I finally figured out what the spotlights over the Parkway are for: to warn of the coming invasion of stinkbugs.
Two things you don’t want in your house: stink and bugs. The only thing worse is when you combine the two words to describe a one-square-inch, lumbering brown nuisance from Asia.
Stinkbugs are back, and they are stinkier and buggier than ever.
The Department of Agriculture is warning of “an historic outbreak” of the bugs in homes this fall. If you had them in your home last year, chances are you are getting more this year. If you didn’t share in the joy of having a bug or two slowly crawl across the screen while you watched TV, there is a good chance it will happen this year.
Officially called the brown marmorated stink bug, it is believed they stowed away in a shipment of goods from China, Korea or Japan to the Lehigh Valley. From that humble beginning, the stinky immigrants have spread to 38 states and are especially prevalent in South Jersey and Southeastern Pennsylvania. Lucky us.
The BMSB is a true sucking bug, in that it pierces fruit in orchards and sucks out the juice, leaving just a little saliva behind. I apologize if you are drinking a fruit juice right now. If it makes you feel any better, most of the time, the fruit is not sellable. Most of the time.
And it gets worse. They are called stinkbugs because they are the skunks of the insect world, secreting a stinky liquid when they are threatened or killed. It is why they can walk so slow and out in the open. Nothing wants to eat them or kill them. Their powerful defense mechanism makes them cocky little BMSOBs.
You want more bad news? Sure you do. Chance are they are in your home right now. You just haven’t seen them yet. The bugs pour into homes this time of year as it turns cold. Stink bugs like to hang out in “aggregations,” or large groups. If you spot one or two, there are probably hundreds. Andrew McNally, a chimney sweep who came to our home in Chestnut Hill, found an ungodly nest of the stinkers plotting world domination in our chimney. “They love chimneys,” was all Andrew had to say without even a shiver. He is on the front line in the fight against the invasion.
There is no question the species’ American numbers are growing. This fall generation is the biggest on record. Think of it as the stinkbug baby boom generation. Next spring, they will leave our homes in even greater numbers. They mate in our crawl spaces, basements and attics. Each female stinkbug carries 10 egg sacks with 28 bugs each.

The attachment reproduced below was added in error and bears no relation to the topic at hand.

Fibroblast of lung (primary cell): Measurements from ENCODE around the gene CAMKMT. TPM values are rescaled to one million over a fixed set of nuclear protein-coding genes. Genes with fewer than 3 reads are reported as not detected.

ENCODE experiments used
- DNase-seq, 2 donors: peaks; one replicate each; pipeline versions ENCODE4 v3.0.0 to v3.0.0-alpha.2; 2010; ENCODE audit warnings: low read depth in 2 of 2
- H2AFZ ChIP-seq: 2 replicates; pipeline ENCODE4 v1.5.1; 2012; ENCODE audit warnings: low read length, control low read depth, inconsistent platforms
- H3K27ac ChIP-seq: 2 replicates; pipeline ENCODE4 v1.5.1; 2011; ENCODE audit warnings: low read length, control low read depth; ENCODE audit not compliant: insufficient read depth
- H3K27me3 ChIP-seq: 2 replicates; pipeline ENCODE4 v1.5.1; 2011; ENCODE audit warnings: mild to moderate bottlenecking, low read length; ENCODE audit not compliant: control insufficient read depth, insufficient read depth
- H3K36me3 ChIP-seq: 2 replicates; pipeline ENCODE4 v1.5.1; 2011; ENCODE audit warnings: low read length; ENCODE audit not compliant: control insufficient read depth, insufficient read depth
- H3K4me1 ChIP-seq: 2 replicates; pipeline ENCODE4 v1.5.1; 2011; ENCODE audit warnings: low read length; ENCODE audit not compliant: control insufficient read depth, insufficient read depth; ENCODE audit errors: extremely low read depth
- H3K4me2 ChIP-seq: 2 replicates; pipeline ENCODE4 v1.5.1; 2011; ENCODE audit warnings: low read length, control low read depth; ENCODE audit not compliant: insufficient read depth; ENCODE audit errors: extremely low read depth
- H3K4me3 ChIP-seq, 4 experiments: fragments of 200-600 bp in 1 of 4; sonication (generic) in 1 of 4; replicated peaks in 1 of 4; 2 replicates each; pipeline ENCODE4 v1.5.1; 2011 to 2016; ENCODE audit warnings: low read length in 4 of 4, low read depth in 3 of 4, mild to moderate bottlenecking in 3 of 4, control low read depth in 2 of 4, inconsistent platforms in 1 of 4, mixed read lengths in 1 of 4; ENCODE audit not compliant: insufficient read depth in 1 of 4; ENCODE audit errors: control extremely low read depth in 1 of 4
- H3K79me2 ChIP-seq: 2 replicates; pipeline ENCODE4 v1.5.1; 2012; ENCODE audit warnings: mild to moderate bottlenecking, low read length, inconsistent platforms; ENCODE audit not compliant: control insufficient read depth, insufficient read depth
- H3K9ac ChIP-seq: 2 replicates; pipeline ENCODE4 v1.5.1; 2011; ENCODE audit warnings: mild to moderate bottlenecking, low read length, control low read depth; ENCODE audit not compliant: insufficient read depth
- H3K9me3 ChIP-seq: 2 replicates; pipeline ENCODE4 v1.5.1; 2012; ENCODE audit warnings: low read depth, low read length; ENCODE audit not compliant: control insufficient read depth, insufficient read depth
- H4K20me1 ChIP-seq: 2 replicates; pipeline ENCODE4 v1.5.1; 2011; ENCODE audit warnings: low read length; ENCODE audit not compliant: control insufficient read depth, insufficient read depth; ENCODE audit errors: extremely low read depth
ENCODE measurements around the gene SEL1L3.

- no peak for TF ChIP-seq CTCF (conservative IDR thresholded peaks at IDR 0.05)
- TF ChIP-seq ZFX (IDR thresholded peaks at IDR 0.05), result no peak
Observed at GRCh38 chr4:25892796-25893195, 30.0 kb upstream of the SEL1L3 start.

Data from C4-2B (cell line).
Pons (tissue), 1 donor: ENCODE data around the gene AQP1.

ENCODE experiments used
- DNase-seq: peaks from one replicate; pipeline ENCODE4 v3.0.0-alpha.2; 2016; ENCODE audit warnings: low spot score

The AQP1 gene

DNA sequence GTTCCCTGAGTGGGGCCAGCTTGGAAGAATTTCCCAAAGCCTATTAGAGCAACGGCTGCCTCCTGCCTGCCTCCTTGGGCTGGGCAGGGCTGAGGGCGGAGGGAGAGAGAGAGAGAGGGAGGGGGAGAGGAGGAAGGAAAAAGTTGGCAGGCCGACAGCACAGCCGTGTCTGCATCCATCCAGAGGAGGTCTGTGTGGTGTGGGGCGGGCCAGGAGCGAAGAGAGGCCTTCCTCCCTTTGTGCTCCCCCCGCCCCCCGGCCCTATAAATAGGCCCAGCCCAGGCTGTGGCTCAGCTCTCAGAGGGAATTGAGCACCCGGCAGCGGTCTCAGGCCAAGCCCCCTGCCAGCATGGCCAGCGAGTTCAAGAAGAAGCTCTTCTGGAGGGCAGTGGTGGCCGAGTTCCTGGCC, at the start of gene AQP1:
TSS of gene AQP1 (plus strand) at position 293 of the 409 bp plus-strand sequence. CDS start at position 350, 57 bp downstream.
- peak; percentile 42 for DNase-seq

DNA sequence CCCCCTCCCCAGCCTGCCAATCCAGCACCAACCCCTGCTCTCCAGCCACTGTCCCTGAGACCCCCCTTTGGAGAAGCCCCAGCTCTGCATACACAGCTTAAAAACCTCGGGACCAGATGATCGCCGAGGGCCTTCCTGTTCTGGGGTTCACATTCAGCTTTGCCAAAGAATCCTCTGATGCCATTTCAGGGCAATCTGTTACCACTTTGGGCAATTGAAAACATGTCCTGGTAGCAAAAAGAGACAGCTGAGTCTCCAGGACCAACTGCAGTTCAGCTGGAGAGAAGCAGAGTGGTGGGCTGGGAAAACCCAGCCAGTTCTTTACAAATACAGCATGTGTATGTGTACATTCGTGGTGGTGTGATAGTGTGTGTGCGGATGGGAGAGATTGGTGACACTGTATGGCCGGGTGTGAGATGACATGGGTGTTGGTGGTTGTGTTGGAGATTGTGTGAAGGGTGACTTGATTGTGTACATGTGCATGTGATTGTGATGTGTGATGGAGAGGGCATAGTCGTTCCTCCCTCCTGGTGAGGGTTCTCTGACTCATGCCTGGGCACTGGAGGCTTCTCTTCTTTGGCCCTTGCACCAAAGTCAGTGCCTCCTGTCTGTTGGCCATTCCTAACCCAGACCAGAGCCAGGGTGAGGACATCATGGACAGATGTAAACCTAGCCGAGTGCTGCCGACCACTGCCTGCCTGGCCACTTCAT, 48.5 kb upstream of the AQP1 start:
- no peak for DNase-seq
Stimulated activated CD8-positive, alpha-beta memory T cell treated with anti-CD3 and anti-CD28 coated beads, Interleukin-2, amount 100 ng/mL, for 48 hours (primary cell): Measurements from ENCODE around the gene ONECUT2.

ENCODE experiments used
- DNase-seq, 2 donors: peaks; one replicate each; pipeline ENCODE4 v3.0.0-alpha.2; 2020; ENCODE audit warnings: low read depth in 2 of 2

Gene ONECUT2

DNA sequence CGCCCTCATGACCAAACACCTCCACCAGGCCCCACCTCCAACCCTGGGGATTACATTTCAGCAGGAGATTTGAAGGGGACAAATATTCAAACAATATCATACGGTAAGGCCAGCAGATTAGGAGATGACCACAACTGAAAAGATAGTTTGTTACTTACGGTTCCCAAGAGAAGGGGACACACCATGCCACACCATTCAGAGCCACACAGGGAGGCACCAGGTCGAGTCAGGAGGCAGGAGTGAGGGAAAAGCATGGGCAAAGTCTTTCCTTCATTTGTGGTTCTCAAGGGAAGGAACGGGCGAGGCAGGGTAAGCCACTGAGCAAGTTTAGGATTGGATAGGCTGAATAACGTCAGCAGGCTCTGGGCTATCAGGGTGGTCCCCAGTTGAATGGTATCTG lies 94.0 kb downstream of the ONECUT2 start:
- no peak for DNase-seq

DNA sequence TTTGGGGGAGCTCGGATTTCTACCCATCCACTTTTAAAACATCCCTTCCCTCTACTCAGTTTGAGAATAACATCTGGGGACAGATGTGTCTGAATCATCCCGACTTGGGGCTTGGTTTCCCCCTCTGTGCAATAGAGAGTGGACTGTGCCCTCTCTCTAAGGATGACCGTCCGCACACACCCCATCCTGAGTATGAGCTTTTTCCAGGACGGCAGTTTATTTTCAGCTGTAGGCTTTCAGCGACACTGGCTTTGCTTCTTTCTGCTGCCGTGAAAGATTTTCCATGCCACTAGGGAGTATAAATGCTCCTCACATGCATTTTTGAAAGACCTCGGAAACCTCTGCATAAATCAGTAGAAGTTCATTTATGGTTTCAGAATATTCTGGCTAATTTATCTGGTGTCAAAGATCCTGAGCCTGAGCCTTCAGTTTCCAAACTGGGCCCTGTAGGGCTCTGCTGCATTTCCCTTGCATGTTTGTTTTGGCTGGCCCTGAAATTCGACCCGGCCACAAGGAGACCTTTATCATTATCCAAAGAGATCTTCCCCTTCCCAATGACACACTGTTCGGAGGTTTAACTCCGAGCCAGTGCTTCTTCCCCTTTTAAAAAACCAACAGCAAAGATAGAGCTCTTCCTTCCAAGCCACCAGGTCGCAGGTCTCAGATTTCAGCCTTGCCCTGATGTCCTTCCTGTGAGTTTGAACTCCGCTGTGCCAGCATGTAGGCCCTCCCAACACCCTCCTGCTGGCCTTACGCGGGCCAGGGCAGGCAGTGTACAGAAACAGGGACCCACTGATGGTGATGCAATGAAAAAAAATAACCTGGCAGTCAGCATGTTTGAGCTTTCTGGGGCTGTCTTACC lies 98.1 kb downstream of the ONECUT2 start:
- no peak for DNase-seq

The top entomologists at the agriculture department are on this. Pesticide works in the fields, but they don’t recommend this in your home. There is a small wasp in Asia that is a natural predator, but experts are wary of shipping them over for fear we replace a stinkbug problem with a tiny wasp problem.
The most encouraging recent news is that some of our common American bugs have developed a taste for stink bug. They have become a dining delicacy for the even uglier, but less invasive, “wheelbug.” Praying mantises and some spiders have even developed a taste for the stinky food. There are just not enough of them to make a real dent in the stinkbug population.
If your home is short on wheelbugs, it is suggested that we seal our homes. It is the Tom Ridge solution. If you see a stinkbug strutting across the coffee table, a tissue or vacuum will do the trick. The bugs don’t bite or sting.They are just a little creepy crawly. Dispose of them in a toilet or outdoor closed trash can.
One last personal note: I have killed a stinkbug and guess what? It didn’t stink all that much. In fact, hardly at all. I think the whole stink thing might be counter-intelligence stinkbug propaganda to keep us from swatting them.
So I suggest you go for it. If it stinks, sorry about that.